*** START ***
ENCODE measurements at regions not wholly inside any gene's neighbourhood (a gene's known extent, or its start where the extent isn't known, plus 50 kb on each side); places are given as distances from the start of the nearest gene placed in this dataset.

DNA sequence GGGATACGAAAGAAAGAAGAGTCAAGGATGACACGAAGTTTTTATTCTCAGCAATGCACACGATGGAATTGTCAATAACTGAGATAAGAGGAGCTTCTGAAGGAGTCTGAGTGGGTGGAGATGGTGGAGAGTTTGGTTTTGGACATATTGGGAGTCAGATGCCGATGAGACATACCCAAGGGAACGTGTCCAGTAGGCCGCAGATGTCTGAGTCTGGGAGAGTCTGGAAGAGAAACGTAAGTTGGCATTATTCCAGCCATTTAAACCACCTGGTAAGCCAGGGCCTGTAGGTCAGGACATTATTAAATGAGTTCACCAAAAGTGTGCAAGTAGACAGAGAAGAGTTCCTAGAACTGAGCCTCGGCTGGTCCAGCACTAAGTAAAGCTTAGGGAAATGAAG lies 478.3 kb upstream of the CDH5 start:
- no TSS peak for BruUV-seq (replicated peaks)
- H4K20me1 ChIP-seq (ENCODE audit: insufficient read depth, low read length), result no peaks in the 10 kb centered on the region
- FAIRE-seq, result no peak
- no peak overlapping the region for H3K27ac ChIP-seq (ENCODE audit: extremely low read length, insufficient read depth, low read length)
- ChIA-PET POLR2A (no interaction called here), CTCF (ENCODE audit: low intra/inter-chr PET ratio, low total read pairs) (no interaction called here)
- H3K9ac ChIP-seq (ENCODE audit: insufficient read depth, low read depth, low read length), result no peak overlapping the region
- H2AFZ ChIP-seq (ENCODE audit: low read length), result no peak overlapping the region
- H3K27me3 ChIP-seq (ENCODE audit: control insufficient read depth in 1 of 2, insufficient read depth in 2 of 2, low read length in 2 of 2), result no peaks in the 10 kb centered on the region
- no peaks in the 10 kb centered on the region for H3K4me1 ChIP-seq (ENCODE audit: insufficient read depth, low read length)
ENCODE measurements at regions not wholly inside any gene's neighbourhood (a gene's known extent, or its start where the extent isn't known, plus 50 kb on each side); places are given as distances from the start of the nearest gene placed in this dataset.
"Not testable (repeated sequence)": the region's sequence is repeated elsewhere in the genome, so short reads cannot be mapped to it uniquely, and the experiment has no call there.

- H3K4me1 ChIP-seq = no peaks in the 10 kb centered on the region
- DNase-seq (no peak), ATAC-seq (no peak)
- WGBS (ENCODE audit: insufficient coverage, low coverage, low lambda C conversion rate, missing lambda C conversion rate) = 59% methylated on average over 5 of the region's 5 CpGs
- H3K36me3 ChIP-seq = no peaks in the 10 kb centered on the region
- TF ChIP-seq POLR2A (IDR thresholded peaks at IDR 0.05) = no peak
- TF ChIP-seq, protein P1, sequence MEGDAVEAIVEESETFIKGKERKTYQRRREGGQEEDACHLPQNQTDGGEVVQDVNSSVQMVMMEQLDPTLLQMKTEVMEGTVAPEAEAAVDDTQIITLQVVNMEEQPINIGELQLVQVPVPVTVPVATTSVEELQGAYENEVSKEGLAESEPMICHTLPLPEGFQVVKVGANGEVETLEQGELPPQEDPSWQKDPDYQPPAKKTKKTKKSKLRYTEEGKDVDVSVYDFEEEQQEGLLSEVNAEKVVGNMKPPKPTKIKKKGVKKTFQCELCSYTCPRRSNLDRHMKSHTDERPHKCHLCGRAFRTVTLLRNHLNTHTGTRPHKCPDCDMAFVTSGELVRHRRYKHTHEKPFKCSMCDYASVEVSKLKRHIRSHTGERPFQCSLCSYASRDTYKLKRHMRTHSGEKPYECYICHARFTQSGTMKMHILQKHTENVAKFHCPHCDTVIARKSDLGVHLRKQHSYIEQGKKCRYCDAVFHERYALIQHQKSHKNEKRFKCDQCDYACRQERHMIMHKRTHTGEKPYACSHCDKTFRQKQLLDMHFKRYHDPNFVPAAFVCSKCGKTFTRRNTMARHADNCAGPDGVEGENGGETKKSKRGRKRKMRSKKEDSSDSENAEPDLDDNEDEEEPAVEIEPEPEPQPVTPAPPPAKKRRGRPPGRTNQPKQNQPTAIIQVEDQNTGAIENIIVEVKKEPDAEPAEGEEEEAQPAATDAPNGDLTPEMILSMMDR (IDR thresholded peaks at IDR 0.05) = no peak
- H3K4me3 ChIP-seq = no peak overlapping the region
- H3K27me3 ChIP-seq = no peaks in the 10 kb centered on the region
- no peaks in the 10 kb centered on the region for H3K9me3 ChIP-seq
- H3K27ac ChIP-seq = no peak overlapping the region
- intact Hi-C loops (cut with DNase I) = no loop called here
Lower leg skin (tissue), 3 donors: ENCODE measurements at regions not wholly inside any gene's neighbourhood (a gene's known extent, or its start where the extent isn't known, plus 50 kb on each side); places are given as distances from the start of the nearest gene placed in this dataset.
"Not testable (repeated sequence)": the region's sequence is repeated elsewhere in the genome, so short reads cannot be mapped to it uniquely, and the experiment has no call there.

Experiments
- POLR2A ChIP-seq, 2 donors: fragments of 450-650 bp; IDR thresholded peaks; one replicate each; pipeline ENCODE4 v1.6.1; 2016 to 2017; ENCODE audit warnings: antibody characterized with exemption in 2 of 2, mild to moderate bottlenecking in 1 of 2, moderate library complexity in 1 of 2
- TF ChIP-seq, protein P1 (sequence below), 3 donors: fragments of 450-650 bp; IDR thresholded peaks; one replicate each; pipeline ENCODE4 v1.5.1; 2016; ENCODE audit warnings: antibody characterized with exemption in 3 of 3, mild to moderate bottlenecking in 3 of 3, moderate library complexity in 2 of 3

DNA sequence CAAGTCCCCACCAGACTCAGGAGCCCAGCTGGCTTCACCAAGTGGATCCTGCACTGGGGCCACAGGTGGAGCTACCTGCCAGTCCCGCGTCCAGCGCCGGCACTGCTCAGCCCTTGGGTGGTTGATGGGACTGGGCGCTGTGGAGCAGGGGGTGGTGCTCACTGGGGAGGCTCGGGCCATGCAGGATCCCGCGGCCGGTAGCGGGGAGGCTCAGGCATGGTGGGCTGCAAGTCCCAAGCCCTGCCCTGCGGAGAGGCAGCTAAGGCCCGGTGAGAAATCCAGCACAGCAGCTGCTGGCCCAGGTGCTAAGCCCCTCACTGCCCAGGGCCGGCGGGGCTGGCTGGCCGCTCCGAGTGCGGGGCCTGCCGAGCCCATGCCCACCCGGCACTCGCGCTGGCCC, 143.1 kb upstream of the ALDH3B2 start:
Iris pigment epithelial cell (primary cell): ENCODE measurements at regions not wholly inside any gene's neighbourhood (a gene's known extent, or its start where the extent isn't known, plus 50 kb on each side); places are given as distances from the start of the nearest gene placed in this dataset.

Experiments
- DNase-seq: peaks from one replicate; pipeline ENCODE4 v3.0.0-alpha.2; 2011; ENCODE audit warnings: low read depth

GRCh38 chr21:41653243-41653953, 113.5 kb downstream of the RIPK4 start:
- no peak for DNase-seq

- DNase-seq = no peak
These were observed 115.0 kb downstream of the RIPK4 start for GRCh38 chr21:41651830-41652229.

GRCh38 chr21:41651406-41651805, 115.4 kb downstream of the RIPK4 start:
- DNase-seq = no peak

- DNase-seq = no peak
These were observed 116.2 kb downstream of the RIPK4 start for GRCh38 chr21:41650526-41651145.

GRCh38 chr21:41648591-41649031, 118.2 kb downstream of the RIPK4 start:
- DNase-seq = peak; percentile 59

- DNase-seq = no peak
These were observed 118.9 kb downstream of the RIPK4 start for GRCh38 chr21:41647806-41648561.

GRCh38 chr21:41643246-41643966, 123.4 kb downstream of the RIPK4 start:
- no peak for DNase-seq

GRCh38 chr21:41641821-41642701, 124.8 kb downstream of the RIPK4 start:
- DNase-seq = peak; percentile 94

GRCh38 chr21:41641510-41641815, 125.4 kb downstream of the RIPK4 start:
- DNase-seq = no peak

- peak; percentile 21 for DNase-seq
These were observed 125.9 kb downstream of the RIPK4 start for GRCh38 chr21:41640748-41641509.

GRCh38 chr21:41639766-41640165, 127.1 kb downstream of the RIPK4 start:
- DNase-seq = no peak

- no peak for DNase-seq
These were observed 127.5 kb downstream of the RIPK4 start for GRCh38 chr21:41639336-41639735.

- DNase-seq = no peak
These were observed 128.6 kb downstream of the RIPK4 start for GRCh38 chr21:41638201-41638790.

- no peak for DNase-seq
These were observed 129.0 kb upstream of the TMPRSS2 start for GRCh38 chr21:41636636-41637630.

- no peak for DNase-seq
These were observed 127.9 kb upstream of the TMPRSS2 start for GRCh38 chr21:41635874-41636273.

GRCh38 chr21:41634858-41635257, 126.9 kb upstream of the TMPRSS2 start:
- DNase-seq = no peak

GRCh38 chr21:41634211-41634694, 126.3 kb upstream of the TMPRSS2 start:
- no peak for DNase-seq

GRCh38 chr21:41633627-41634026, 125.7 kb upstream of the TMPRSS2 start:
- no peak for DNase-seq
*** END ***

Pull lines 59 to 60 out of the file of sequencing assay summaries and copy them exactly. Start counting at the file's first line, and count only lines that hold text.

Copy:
These were observed 128.6 kb downstream of the RIPK4 start for GRCh38 chr21:41638201-41638790.

- no peak for DNase-seq